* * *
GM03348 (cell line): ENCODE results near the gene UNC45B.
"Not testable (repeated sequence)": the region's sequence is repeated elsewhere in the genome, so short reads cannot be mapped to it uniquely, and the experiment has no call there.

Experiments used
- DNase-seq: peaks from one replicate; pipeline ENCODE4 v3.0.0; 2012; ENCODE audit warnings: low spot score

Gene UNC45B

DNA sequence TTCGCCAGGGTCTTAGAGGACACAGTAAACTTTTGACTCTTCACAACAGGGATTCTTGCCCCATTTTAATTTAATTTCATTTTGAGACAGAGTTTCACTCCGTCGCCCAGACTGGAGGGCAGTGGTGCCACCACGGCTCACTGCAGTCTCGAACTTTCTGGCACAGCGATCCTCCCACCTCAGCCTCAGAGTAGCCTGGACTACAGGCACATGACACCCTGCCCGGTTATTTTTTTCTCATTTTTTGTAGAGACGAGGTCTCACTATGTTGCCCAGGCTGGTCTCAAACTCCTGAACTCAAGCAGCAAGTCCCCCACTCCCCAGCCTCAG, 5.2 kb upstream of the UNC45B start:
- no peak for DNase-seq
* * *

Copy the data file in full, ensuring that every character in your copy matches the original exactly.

GM03348 (cell line): ENCODE results near the gene UNC45B.
"Not testable (repeated sequence)": the region's sequence is repeated elsewhere in the genome, so short reads cannot be mapped to it uniquely, and the experiment has no call there.

Experiments used
- DNase-seq: peaks from one replicate; pipeline ENCODE4 v3.0.0; 2012; ENCODE audit warnings: low spot score

Gene UNC45B

DNA sequence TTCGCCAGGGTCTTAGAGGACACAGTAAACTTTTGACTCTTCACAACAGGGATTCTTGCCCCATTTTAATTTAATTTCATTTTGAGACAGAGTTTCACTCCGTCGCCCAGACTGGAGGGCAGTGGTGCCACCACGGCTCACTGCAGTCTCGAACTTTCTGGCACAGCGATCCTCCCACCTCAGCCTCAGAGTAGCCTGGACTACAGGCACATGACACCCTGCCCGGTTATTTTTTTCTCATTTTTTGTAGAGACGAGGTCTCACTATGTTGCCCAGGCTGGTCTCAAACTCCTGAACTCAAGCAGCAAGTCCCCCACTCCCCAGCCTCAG, 5.2 kb upstream of the UNC45B start:
- no peak for DNase-seq